The sweeping coronavirus aid package set for a House vote today provides $349 billion for the Small Business Administration to guarantee loans to small businesses.
The legislation calls for the loan money to be distributed using the existing framework of the Small Business Administration’s 7(a) program. The 7(a) program is a joint partnership between private financial lenders, which issue the loans, and the SBA, which guarantees them.
Who is eligible for the loans?
Businesses and nonprofits with fewer than 500 employees are generally eligible, with some exceptions. Self-employed workers and gig workers, such as drivers for ride-sharing apps, are also able to apply for loans. Borrowers will need to have been in business as of Feb. 15, 2020, and paid employee salaries and payroll taxes, or paid independent contractors, or had self-employment income. Borrowers must also certify that their business has been negatively affected by the coronavirus crisis.
What kind of credit profile do I need to borrow?
The main underwriting standards for eligibility will be proof of payroll costs, and will be significantly relaxed compared with 7(a) loans issued during typical times, according to Senate staffers who helped draft the legislation. Trade groups and lenders expect the SBA to release detailed guidelines in coming days on underwriting and application criteria.
How do I apply?
The SBA guarantees the loans, so borrowers will need to apply through banks, credit unions and other lenders. Approximately 1,800 private lenders are already approved to issue 7(a) loans, and at a press briefing Wednesday, Treasury Secretary Steven Mnuchin said the department plans to issue new regulations that will make it possible for almost all FDIC-insured banks to make SBA loans. So the best way to begin is to approach your lender and inquire about applying for a 7(a) small business loan. If your lender doesn’t offer it, try another one.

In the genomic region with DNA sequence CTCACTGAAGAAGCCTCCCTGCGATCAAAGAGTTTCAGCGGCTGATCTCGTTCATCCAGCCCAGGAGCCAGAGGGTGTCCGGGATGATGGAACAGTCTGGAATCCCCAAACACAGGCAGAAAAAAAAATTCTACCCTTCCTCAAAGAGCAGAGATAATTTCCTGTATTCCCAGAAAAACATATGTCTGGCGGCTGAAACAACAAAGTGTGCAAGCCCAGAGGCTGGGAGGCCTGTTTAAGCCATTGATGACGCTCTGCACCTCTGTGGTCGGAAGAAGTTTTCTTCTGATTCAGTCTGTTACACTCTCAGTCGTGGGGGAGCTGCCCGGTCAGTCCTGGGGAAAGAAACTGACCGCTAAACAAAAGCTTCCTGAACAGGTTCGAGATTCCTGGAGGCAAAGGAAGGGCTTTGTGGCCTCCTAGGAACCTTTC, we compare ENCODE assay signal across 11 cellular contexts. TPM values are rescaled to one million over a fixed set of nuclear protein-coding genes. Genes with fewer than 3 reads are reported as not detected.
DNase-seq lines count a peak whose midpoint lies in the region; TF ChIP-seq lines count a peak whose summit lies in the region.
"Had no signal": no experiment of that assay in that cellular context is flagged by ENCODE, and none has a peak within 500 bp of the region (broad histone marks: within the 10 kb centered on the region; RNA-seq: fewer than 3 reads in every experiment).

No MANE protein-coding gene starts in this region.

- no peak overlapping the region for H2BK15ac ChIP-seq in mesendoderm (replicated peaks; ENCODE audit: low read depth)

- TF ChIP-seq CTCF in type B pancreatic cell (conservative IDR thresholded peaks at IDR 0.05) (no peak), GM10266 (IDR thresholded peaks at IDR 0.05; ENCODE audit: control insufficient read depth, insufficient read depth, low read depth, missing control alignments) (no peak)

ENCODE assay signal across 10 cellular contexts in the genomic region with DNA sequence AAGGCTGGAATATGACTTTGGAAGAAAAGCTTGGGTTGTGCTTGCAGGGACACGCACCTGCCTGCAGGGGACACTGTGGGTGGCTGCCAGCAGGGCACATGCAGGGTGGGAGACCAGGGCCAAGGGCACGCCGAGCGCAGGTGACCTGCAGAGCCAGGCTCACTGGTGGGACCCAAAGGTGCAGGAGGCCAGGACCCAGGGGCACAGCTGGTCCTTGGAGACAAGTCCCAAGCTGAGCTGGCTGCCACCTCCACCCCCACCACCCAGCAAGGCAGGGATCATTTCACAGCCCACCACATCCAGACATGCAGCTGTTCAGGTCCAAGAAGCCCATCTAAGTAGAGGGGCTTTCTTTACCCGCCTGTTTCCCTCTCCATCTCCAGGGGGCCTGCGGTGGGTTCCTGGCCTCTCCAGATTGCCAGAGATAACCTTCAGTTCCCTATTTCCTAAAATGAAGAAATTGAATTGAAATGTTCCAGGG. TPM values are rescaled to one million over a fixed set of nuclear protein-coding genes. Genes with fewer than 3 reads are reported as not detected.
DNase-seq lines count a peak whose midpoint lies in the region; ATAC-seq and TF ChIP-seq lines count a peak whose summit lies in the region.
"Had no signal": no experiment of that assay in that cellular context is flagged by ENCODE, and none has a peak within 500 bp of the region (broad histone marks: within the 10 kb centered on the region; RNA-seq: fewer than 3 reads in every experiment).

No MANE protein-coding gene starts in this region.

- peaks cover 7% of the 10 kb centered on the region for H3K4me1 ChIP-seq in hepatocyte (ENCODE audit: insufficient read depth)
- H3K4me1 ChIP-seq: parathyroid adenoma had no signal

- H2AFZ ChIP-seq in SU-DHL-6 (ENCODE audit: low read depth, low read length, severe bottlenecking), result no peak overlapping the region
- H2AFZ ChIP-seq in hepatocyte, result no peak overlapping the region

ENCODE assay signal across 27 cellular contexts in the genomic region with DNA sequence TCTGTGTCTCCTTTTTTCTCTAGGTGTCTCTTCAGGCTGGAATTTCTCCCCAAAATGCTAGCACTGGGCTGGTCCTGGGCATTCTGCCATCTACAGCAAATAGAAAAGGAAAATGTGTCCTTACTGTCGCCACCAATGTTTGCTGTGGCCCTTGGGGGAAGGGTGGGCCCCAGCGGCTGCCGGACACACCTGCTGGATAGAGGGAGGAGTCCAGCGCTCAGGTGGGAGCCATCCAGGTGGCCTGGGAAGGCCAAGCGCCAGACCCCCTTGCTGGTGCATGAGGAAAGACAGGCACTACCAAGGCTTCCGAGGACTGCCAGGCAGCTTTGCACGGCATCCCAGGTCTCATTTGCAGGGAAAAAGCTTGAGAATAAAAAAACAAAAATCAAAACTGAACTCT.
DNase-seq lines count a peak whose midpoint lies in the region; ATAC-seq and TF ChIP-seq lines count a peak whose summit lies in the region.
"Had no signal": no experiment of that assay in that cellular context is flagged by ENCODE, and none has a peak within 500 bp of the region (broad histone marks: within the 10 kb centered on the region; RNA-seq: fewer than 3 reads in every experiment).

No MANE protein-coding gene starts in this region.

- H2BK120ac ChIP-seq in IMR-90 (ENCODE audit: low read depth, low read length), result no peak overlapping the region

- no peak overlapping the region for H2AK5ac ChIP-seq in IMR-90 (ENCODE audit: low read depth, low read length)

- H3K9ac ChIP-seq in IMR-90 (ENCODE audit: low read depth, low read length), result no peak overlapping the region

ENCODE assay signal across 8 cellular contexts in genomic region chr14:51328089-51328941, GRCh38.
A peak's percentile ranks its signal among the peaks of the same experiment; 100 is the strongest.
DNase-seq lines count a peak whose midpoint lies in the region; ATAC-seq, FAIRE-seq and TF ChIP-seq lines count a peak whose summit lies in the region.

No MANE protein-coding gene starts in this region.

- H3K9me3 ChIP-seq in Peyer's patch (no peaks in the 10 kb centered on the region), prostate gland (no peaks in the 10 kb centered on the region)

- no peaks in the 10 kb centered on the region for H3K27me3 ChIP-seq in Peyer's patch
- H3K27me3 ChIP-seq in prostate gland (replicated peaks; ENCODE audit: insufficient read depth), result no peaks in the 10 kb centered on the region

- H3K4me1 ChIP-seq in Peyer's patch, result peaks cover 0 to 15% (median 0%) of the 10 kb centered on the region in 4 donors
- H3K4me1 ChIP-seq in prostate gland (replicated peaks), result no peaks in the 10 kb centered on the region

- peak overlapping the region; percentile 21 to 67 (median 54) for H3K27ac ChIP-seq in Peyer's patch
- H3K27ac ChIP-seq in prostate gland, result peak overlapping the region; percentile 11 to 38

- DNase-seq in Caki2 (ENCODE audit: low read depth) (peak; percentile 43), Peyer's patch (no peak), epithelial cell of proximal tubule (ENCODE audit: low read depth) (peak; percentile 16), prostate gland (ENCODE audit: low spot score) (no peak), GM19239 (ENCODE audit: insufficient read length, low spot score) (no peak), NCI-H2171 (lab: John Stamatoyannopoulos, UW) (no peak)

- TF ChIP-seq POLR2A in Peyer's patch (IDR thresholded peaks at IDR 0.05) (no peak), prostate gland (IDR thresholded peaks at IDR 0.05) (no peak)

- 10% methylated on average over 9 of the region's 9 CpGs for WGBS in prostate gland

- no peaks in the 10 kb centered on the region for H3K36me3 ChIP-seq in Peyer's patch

How long will it take to get the money?
Mr. Mnuchin said he expects that “by the end of next week, we will have a very simple process where these can be made and disbursed in the same day.”
How much money can I apply for?
The maximum loan amount is capped at 2.5 times the business’s average monthly payroll costs, or $10 million, whichever is less. “Payroll costs” is defined to include wages, health and retirement benefits, and payments to independent contractors. There is a cap of $100,000 of annual costs that can be taken into account for each employee or contractor. For the self-employed, “payroll costs” means net earnings from self employment (capped at $100,000).
What is the interest rate? Are there fees?
The bill sets the maximum interest rate for these loans at 4% and allows borrowers to defer payments for six months to a year. It is expected that the government will cover the cost of any loan fees.
What if I can’t repay the loan?
There is a loan forgiveness component included in the bill for businesses that retain their workers or rehire ones that were laid off. Those businesses would be eligible for forgiveness on portions of their loans used for certain costs—including payroll, rent, mortgage obligations and utilities—that are incurred during an 8-week period starting on the loan’s origination date. The amount of forgiveness will take into account the number of workers retained or rehired.
SBA officials won’t comment on details while the legislation is pending, but the bill draft specifies that borrowers must acknowledge that the loan funds will be used to “retain workers and maintain payroll or make mortgage payments, lease payments and utility payments.”
What other help is available?
Small businesses in all 50 states and the District of Columbia are eligible to apply for a separate SBA program that provides economic disaster loans. These are low-interest loans issued directly from the agency. This option may make sense for businesses that need a smaller amount of loan money, since the program’s maximum loan amount is $2 million. The loans carry a 3.75% interest rate for businesses and a 2.75% rate for nonprofits. Businesses that are interested in this program should apply directly with the SBA.
Where can I go for more information?
Loan information will be available from a variety of lenders and at SBA.gov.